Winston’s Great TPPA Con Job
Winston Peters can today celebrate how he got away with the greatest political con job in recent years.
With Australia having now signed the Trans Pacific Partnership Agreement which triggers its formal activation, Peters, who was the most vocal critic of the deal while in opposition, can now, as Foreign Minister with all the baubles of office, oversee putting it into operation.
Thousands of New Zealanders will be kicking themselves for voting for NZ First at the last election on the promise the party would continue to campaign against the toxic deal if they got into parliament.
Their vote was reinforced by the private members bill the party promoted through its current deputy leader Fletcher Tabuteau which sought to ban both the TPPA and all further agreements of its type.
They must be choking to hear Trade Minister David Parker make the preposterous claim that the deal “has benefits that will spread throughout the economy to every person in New Zealand from the factory floor to the farm owner”.
The underwhelming benefit of $200 million in tariffs that would supposedly be saved each year equates to the enormous sum of 81 cents per week if it were distributed to every person in New Zealand, which it won’t be.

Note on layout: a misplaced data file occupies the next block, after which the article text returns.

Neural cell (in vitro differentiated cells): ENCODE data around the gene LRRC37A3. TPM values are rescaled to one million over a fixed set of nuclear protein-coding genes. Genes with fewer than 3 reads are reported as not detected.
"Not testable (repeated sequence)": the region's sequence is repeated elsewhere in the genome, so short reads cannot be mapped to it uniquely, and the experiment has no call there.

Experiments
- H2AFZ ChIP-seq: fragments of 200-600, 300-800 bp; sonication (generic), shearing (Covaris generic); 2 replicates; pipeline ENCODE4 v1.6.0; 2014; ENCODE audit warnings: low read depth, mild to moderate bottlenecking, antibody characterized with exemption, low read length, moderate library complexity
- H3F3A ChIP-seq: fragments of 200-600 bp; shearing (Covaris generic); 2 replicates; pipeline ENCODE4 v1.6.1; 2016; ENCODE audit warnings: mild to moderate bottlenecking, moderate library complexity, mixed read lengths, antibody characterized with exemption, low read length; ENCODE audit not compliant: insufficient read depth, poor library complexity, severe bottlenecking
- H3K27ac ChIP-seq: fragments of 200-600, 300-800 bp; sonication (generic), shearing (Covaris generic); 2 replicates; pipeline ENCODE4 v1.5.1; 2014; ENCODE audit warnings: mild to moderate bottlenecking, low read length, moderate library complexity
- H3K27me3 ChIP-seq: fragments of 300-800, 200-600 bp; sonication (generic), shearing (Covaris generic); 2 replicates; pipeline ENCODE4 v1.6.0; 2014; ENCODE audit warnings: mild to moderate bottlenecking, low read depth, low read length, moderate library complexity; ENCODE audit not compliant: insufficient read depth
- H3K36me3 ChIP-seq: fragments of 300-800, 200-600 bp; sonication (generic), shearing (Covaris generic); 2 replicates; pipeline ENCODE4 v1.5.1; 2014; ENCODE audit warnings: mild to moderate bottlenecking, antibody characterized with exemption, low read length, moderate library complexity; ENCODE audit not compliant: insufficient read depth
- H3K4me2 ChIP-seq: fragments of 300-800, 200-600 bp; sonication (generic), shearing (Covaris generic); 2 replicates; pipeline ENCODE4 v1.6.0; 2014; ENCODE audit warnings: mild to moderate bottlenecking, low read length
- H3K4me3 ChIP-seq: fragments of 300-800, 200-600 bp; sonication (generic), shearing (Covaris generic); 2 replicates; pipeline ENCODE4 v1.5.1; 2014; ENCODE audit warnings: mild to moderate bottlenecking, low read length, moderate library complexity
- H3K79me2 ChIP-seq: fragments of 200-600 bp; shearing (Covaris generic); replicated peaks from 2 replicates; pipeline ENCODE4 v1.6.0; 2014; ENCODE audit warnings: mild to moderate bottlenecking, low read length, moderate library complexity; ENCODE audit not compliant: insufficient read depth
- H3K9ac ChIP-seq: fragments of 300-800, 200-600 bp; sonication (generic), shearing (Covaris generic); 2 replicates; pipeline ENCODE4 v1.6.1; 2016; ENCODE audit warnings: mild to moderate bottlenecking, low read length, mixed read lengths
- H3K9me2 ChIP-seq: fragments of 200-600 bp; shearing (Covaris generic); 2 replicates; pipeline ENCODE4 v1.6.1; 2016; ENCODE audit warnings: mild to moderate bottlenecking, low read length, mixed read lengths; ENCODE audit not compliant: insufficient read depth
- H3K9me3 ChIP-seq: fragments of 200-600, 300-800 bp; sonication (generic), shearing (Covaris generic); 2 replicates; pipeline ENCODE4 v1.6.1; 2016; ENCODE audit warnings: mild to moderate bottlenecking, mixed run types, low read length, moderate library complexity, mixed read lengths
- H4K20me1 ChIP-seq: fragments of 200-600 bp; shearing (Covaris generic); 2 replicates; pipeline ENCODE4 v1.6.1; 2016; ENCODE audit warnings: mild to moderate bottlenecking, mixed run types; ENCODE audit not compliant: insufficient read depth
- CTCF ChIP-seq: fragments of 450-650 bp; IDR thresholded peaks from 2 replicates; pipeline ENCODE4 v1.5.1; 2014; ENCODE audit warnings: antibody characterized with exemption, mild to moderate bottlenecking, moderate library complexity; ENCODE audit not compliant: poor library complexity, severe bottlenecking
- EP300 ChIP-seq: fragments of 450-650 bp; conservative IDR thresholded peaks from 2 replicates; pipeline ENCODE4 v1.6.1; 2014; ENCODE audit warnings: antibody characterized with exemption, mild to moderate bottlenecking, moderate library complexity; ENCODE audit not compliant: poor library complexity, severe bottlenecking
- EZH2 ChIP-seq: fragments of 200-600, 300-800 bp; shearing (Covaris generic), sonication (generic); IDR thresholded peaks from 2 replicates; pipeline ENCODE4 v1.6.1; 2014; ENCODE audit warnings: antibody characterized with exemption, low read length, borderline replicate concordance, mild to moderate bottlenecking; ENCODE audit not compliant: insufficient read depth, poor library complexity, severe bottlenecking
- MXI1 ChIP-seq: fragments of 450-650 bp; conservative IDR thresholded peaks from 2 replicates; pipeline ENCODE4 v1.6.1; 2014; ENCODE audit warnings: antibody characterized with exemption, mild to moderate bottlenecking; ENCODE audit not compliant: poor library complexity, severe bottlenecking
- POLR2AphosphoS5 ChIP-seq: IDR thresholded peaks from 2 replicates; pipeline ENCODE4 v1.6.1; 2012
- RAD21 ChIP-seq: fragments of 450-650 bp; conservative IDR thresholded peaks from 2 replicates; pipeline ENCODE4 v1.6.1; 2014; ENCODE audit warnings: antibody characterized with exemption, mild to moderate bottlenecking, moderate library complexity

Even the “estimated” $3 billion a year in GDP benefit in 10 years time would make Kiwis better off by just $12.14 per week it they got it, but in reality, the largest share of it will go to the overseas corporations that already own nearly half the country’s biggest businesses.
That pales in insignificance when compared to the benefit all Kiwis would gain from the investment back into the country of the $6 billion every year the government currently pays in interest to mostly foreign owned financial institutions who fund its borrowing.
The government could instead use the central bank (Reserve Bank) to access the funds it needs, as Japan is doing, using that wasted interest to fund major investment in health, education, housing, and infrastructure projects – a solution that was implemented by the government in the 1930’s.
Social Credit would not compromise on restoring New Zealand’s sovereignty over its own affairs should it be in any position such a Winston Peters found himself just 12 months ago.